ALBUM REVIEW: Bob Mould – Blue Hearts

9/10

Bob Mould - Blue Hearts

Bob Mould roars back with a blistering volley of protest anthems and introspection. Less than 18 months after the release of his upbeat LP, Sunshine Rock, Mould lets fly with Blue Hearts – a searing, swirling fourteen track dynamo that rips through you, leaving no doubt about his view on the current state of play.

You could almost divide the album into two distinct parts; with the US elections now just a matter of weeks away, the first half of Blue Hearts is mainly a political tirade towards the American government and its president. The second batch of songs is much more reflective and inward-looking. Mould is brilliantly complemented by his now regular, bone-shaking rhythm section of Jon Wurster on drums and bassist Jason Narducy.

Even though ‘Heart on my Sleeve’ is a relatively calm-sounding, acoustic opener about the culture of denial towards climate change, Mould’s lyrics are direct and pointed – “The rising tide of a broken government” / I wear my heart on my sleeve. Don’t know who to believe, don’t know what to believe anymore”. A clear air of resignation hangs heavy with Mould here.

Mould sings of the potential trail of destruction & uncertainty we are leaving behind for our children in the defiant and honest ‘Next Generation’ – “Who knows what things will be like, two generations from now”. Similarly, ‘Fireball’ at a ferocious one minute and forty seconds has an intense and apocalyptic warning shot about it.

‘American Crisis’, released as the album’s first single in June of this year, tears into the current, narcissistic US establishment with raw anger, disbelief and a smattering of fear – “Wake up every day to see a nation in flames / we click and we tweet and we spread these tales of blame. / It’s another American crisis / keeps me wide awake at night”. The key lyric here is ‘another’. Mould lived through the 1980s, writing & touring with his seminal Husker Du as a young, gay man in an America that was horrifyingly mute during the HIV / AIDS crisis. We now find ourselves to be re-living this tragic chain of events during 2020, in a frighteningly parallel dimension. As with so many global tragedies that were treated with denial and zero realisation, he finishes the track with the warning line, “never forget, silence was death”.

Through his music, Bob Mould fiercely confronts some weighty and momentous global issues on this release, however, he always delivers them with a fine melody at their core, and not completely bereft of hope. ‘Forecast of Rain’ charts Mould’s personal struggle in embracing religion, made ever more unreachable seeing the behaviour of so-called evangelists occupying the ‘People’s House’ – “My truth is different than your distortions and disguised interpretations, twisting the words of ancient times”. This is one of the best tracks on the album with echoes of the fantastic ‘Hoover Dam’ from Sugar’s 1992 legendary Copper Blue.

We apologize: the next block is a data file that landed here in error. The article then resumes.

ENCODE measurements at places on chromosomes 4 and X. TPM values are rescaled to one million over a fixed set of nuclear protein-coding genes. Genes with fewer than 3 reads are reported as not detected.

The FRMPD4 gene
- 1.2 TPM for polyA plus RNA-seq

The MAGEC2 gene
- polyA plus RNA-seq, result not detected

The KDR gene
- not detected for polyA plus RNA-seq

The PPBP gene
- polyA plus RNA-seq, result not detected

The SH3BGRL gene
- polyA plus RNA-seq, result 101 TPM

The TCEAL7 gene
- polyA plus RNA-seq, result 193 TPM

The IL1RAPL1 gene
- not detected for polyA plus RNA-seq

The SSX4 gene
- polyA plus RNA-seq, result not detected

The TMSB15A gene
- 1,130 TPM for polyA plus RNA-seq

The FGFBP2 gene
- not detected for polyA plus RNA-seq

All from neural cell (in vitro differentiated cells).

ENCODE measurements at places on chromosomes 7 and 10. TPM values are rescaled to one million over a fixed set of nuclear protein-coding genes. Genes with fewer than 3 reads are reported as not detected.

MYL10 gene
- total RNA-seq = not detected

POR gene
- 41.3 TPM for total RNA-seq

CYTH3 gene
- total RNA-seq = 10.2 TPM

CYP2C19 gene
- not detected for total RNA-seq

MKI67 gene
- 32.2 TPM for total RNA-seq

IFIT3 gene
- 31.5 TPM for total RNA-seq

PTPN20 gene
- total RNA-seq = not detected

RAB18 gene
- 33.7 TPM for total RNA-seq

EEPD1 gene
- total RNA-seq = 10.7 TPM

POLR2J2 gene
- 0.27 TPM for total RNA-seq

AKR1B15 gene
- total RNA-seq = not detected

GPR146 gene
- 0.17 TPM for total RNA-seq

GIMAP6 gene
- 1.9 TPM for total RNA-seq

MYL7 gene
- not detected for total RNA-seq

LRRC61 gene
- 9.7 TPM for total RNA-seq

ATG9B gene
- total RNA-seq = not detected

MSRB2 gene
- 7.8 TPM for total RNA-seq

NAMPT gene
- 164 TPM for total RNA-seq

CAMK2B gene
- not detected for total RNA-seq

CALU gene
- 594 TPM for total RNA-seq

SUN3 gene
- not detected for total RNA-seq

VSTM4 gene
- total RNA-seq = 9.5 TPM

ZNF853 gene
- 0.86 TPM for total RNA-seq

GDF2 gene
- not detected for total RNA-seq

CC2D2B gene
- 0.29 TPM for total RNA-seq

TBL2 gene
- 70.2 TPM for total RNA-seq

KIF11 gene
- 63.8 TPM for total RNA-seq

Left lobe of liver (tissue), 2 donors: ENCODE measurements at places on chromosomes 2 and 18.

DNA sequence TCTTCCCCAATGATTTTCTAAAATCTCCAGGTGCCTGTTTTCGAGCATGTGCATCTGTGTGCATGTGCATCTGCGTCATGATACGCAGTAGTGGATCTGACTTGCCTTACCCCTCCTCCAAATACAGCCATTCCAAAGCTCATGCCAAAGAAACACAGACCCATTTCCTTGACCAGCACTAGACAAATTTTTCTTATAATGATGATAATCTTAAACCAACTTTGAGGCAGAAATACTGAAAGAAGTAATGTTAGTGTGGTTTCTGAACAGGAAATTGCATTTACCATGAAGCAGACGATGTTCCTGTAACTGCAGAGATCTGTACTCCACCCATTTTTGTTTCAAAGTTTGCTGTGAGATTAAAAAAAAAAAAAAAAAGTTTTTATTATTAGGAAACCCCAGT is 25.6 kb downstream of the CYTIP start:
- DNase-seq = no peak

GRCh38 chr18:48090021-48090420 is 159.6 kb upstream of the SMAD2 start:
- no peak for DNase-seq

The rapid-fire pace of ‘Siberian Butterfly’ is juxtaposed against its beautiful title. Here, Mould uses this species as a metaphor to lash out at those who use their wealth to gather and cocoon various memorabilia of artists to inflate their egos – “Instead you drill and pillage everything of beauty / “In your biosphere, you pin these wings so dear”. The song also encapsulates Mould’s own struggle to be comfortable in his own skin as a young writer and singer all those years ago and hopes that it can serve as some inspiration for those that are trying to find their way through the maze of freedom and self-expression to become the true person they were destined to be.

‘When You Left’ (“Am I revealing too much of myself? / Every day was filled with hate”) and ‘Little Pieces’ are truly vulnerable and heartfelt. ‘Everything to You’ is love-fuelled and optimistic – “We get there somehow with not much know-how”. ‘Leather Dreams’, as the title suggests, is provocative and sexually-charged. ‘Password to my Soul’ fuses autobiographical insight and global politics – “Unless you teach me kindness, the blindness will grow / We turn to music when our hearts are filled with doubt / I hope this world will right itself somehow”.

The final track, ‘The Ocean’ concludes with over sixty seconds of distortion and guitar feedback, almost leaving us to ponder the scale of the current issues facing humanity. The song itself feels anthemic, soulful and haunting – “You said, I might not be there to prevent this in the future / You’re better without me / The currents are taking me further out to sea”.

Blue Hearts, produced by Bob Mould himself at Chicago’s Electrical Audio studios, is in one respect a venomous accusation at those in power who he deems culpable for today’s chaos, but only because Mould loves this earth & this life with its kaleidoscope of colours, and cares enough to shout about it. When listening, you cannot help hear the quickening of Mould’s music, a sudden urgency, converging to a critical tipping point. It feels like a race, we are at a crossroads, and the time is now to make some crucial decisions on how we live our lives. Bob Mould brings this truly into focus in a brutal and hook-laden fashion.

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